After launching, we can continue until we hit our breakpoint. The primitive commands for process control all exist under the "thread" command:
(lldb) thread continue
Resuming thread 0x2c03 in process 46915
Resuming process 46915
At present you can only operate on one thread at a time, but the design will ultimately support saying "step over the function in Thread 1, and step into the function in Thread 2, and continue Thread 3" etc. When we eventually support keeping some threads running while others are stopped this will be particularly important. For convenience, however, all the stepping commands have easy aliases. So "thread continue" is just "c", etc.
The other program stepping commands are pretty much the same as in gdb. You've got:
(lldb) thread step-in    // The same as gdb's "step" or "s" 
(lldb) thread step-over  // The same as gdb's "next" or "n"
(lldb) thread step-out   // The same as gdb's "finish" or "f"
By default, lldb does defined aliases to all common gdb process control commands ("s", "step", "n", "next", "finish"). If we have missed any, please add them to your ~/.lldbinit file using the "command alias" command.
lldb also supported the step by instruction versions:
(lldb) thread step-inst       // The same as gdb's "stepi" / "si"
(lldb) thread step-over-inst  // The same as gdb's "nexti" / "ni"
Finally, lldb has a run until line or frame exit stepping mode:
(lldb) thread until 100 This command will run the thread in the current frame till it reaches line 100 in this frame or stops if it leaves the current frame. This is a pretty close equivalent to gdb's "until" command.
A process, by default, will shared the lldb terminal with the inferior process. When in this mode, much like when debugging with gdb, when the process is running anything you type will go to the STDIN of the inferior process. To interrupt your inferior program, type CTRL+C.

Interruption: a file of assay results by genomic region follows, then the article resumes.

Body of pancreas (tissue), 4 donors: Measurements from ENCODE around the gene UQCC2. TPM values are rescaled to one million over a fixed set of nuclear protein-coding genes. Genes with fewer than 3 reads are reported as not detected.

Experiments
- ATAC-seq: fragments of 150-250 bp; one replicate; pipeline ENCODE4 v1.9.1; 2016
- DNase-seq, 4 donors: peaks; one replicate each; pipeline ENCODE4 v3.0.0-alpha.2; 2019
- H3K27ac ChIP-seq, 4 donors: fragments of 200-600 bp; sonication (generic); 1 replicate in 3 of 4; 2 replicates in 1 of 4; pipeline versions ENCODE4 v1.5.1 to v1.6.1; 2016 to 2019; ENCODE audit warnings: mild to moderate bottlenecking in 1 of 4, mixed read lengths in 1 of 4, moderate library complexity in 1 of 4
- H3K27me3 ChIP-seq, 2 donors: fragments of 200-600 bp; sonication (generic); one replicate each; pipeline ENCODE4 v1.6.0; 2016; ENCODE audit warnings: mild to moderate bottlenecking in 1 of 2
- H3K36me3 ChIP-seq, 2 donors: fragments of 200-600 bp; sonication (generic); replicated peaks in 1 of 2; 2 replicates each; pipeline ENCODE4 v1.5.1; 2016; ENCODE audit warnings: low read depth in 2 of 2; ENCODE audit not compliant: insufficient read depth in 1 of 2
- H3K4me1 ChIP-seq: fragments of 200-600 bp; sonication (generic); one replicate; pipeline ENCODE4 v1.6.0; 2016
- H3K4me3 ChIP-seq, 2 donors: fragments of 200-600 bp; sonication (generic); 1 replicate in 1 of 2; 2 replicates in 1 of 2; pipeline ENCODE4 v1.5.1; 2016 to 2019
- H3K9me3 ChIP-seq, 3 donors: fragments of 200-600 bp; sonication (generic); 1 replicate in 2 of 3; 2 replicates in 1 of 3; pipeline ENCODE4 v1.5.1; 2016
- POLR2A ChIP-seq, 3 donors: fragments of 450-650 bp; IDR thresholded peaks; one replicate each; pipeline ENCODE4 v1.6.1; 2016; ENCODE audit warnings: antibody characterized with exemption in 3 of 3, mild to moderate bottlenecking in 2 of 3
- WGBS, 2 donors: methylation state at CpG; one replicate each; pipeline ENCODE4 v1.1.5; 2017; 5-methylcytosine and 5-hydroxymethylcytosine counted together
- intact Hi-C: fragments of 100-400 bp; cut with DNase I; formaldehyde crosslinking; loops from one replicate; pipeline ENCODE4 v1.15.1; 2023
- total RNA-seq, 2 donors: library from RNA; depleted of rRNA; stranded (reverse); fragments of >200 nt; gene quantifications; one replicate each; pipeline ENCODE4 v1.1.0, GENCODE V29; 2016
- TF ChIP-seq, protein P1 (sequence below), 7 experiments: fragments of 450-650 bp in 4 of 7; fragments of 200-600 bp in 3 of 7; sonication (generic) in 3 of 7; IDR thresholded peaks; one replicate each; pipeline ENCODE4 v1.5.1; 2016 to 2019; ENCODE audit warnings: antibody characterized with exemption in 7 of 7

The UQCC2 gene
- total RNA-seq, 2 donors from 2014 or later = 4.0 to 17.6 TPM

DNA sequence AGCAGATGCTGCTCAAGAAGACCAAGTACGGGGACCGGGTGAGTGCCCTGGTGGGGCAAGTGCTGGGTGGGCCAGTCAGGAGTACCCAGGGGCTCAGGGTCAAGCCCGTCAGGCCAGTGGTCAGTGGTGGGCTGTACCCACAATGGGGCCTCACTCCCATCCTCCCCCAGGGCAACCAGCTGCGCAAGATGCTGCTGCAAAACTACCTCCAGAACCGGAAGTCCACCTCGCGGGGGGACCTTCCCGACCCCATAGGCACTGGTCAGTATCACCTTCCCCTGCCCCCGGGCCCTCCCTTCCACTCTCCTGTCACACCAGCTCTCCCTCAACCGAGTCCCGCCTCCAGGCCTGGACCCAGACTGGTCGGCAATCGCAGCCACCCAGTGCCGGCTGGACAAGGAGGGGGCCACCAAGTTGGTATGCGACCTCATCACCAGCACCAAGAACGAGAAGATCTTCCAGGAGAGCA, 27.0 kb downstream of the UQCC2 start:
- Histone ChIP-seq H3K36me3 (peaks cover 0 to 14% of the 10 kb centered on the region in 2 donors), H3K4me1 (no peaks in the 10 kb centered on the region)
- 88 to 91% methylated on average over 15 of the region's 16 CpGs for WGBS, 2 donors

If you attach to a process, or launch a process with the "--no-stdin" option, the command interpreter is always available to enter commands. This might be a little disconcerting to gdb users when always have an (lldb) prompt. This allows you to set a breakpoint, etc without having to explicitly interrupt the program you are debugging:
(lldb) process continue
(lldb) breakpoint set --name stop_here
There are many commands that won't work while running, and the command interpreter should do a good job of letting you know when this is the case. If you find any instances where the command interpreter isn't doing its job, please file a bug. This way of operation will set us up for a future debugging mode called thread centric debugging. This mode will allow us to run all threads and only stop the threads that are at breakpoints or have exceptions or signals.
The commands that currently work while running include interrupting the process to halt execution ("process interrupt"), getting the process status ("process status"), breakpoint setting and clearing (" breakpoint [set|clear|enable|disable|list] ..."), and memory reading and writing (" memory [read|write] ...").
The question of disabling stdio when running brings up a good opportunity to show how to set debugger properties in general. If you always want to run in the --no-stdin mode, you can set this as a generic process property using the lldb "settings&qout; command, which is equivalent to gdb's "set" command. For instance, in this case you would say:
(lldb) settings set target.process.disable-stdio true Over time, gdb's "set command became a wilderness of disordered options, so that there were useful options that even experienced gdb users didn't know about because they were too hard to find. We tried to organize the settings hierarchically using the structure of the basic entities in the debugger. For the most part anywhere you can specify a setting on a generic entity (threads, for example) you can also apply the option to a particular instance, which can also be convenient at times. You can view the available settings with "settings list" and there is help on the settings command explaining how it works more generally.